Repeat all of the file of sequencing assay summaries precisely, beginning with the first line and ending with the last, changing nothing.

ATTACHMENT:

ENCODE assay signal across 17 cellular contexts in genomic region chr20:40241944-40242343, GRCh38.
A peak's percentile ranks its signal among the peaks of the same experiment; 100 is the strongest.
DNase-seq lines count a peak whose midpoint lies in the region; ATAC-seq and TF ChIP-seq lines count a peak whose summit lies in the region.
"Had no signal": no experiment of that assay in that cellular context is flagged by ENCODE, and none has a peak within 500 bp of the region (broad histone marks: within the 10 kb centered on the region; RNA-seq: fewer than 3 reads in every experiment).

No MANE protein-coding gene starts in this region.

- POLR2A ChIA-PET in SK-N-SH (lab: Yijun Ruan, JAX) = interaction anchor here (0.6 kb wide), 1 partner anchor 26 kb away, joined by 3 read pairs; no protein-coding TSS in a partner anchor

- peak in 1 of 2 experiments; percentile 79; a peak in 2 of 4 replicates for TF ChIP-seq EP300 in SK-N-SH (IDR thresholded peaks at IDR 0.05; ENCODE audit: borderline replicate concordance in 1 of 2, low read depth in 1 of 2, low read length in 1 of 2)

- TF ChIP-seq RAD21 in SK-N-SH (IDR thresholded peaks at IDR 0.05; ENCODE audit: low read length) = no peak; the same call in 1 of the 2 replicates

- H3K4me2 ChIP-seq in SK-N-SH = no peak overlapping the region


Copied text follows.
ENCODE assay signal across 17 cellular contexts in genomic region chr20:40241944-40242343, GRCh38.
A peak's percentile ranks its signal among the peaks of the same experiment; 100 is the strongest.
DNase-seq lines count a peak whose midpoint lies in the region; ATAC-seq and TF ChIP-seq lines count a peak whose summit lies in the region.
"Had no signal": no experiment of that assay in that cellular context is flagged by ENCODE, and none has a peak within 500 bp of the region (broad histone marks: within the 10 kb centered on the region; RNA-seq: fewer than 3 reads in every experiment).

No MANE protein-coding gene starts in this region.

- POLR2A ChIA-PET in SK-N-SH (lab: Yijun Ruan, JAX) = interaction anchor here (0.6 kb wide), 1 partner anchor 26 kb away, joined by 3 read pairs; no protein-coding TSS in a partner anchor

- peak in 1 of 2 experiments; percentile 79; a peak in 2 of 4 replicates for TF ChIP-seq EP300 in SK-N-SH (IDR thresholded peaks at IDR 0.05; ENCODE audit: borderline replicate concordance in 1 of 2, low read depth in 1 of 2, low read length in 1 of 2)

- TF ChIP-seq RAD21 in SK-N-SH (IDR thresholded peaks at IDR 0.05; ENCODE audit: low read length) = no peak; the same call in 1 of the 2 replicates

- H3K4me2 ChIP-seq in SK-N-SH = no peak overlapping the region